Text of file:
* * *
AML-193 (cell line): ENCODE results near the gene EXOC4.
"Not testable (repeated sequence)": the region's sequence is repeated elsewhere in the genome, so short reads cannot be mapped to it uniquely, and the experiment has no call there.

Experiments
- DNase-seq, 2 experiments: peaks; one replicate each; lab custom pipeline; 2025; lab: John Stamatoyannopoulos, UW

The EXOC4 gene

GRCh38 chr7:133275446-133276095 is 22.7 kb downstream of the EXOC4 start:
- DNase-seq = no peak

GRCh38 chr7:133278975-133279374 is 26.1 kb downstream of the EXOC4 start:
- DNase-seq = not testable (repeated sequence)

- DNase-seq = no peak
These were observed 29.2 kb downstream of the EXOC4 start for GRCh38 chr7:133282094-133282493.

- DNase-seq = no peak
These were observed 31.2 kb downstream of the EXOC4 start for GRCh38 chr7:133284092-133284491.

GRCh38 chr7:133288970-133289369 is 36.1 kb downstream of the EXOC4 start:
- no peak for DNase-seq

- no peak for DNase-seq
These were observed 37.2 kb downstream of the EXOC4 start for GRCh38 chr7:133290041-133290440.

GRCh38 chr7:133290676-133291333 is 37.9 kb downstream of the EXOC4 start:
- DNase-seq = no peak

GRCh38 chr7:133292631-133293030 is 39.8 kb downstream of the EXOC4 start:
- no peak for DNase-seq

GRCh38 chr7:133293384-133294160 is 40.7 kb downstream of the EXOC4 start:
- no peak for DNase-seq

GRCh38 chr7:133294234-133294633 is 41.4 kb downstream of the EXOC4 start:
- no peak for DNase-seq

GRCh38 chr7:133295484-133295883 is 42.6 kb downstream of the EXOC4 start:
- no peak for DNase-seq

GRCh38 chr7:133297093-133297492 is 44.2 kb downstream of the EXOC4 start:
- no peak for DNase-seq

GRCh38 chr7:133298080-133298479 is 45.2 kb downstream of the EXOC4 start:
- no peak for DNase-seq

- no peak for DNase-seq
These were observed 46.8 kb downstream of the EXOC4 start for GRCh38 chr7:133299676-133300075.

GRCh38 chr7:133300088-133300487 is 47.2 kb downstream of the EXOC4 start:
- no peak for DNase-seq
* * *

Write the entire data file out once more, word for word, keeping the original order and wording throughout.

AML-193 (cell line): ENCODE results near the gene EXOC4.
"Not testable (repeated sequence)": the region's sequence is repeated elsewhere in the genome, so short reads cannot be mapped to it uniquely, and the experiment has no call there.

Experiments
- DNase-seq, 2 experiments: peaks; one replicate each; lab custom pipeline; 2025; lab: John Stamatoyannopoulos, UW

The EXOC4 gene

GRCh38 chr7:133275446-133276095 is 22.7 kb downstream of the EXOC4 start:
- DNase-seq = no peak

GRCh38 chr7:133278975-133279374 is 26.1 kb downstream of the EXOC4 start:
- DNase-seq = not testable (repeated sequence)

- DNase-seq = no peak
These were observed 29.2 kb downstream of the EXOC4 start for GRCh38 chr7:133282094-133282493.

- DNase-seq = no peak
These were observed 31.2 kb downstream of the EXOC4 start for GRCh38 chr7:133284092-133284491.

GRCh38 chr7:133288970-133289369 is 36.1 kb downstream of the EXOC4 start:
- no peak for DNase-seq

- no peak for DNase-seq
These were observed 37.2 kb downstream of the EXOC4 start for GRCh38 chr7:133290041-133290440.

GRCh38 chr7:133290676-133291333 is 37.9 kb downstream of the EXOC4 start:
- DNase-seq = no peak

GRCh38 chr7:133292631-133293030 is 39.8 kb downstream of the EXOC4 start:
- no peak for DNase-seq

GRCh38 chr7:133293384-133294160 is 40.7 kb downstream of the EXOC4 start:
- no peak for DNase-seq

GRCh38 chr7:133294234-133294633 is 41.4 kb downstream of the EXOC4 start:
- no peak for DNase-seq

GRCh38 chr7:133295484-133295883 is 42.6 kb downstream of the EXOC4 start:
- no peak for DNase-seq

GRCh38 chr7:133297093-133297492 is 44.2 kb downstream of the EXOC4 start:
- no peak for DNase-seq

GRCh38 chr7:133298080-133298479 is 45.2 kb downstream of the EXOC4 start:
- no peak for DNase-seq

- no peak for DNase-seq
These were observed 46.8 kb downstream of the EXOC4 start for GRCh38 chr7:133299676-133300075.

GRCh38 chr7:133300088-133300487 is 47.2 kb downstream of the EXOC4 start:
- no peak for DNase-seq